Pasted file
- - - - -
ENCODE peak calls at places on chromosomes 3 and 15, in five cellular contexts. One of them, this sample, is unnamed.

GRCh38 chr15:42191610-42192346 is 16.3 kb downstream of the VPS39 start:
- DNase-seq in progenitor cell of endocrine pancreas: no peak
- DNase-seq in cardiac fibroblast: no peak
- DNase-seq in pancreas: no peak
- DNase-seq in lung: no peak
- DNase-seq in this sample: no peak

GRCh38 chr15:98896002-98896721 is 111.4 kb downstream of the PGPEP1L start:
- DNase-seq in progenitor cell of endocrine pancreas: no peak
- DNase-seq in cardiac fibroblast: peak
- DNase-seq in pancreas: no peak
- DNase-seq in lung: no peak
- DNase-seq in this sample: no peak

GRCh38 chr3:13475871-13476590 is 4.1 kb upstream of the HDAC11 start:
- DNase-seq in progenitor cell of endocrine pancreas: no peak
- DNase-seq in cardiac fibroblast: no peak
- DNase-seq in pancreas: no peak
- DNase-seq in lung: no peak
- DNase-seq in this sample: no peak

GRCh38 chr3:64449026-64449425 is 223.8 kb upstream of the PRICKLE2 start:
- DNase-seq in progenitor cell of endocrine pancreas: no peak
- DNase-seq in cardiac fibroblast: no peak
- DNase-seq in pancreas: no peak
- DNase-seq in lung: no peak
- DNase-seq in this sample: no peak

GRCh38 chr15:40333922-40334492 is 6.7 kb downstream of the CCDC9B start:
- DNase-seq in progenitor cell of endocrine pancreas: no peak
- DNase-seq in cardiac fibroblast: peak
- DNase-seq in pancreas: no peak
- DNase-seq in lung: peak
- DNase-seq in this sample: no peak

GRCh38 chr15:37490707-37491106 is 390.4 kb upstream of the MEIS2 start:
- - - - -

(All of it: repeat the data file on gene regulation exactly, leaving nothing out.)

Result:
ENCODE peak calls at places on chromosomes 3 and 15, in five cellular contexts. One of them, this sample, is unnamed.

GRCh38 chr15:42191610-42192346 is 16.3 kb downstream of the VPS39 start:
- DNase-seq in progenitor cell of endocrine pancreas: no peak
- DNase-seq in cardiac fibroblast: no peak
- DNase-seq in pancreas: no peak
- DNase-seq in lung: no peak
- DNase-seq in this sample: no peak

GRCh38 chr15:98896002-98896721 is 111.4 kb downstream of the PGPEP1L start:
- DNase-seq in progenitor cell of endocrine pancreas: no peak
- DNase-seq in cardiac fibroblast: peak
- DNase-seq in pancreas: no peak
- DNase-seq in lung: no peak
- DNase-seq in this sample: no peak

GRCh38 chr3:13475871-13476590 is 4.1 kb upstream of the HDAC11 start:
- DNase-seq in progenitor cell of endocrine pancreas: no peak
- DNase-seq in cardiac fibroblast: no peak
- DNase-seq in pancreas: no peak
- DNase-seq in lung: no peak
- DNase-seq in this sample: no peak

GRCh38 chr3:64449026-64449425 is 223.8 kb upstream of the PRICKLE2 start:
- DNase-seq in progenitor cell of endocrine pancreas: no peak
- DNase-seq in cardiac fibroblast: no peak
- DNase-seq in pancreas: no peak
- DNase-seq in lung: no peak
- DNase-seq in this sample: no peak

GRCh38 chr15:40333922-40334492 is 6.7 kb downstream of the CCDC9B start:
- DNase-seq in progenitor cell of endocrine pancreas: no peak
- DNase-seq in cardiac fibroblast: peak
- DNase-seq in pancreas: no peak
- DNase-seq in lung: peak
- DNase-seq in this sample: no peak

GRCh38 chr15:37490707-37491106 is 390.4 kb upstream of the MEIS2 start: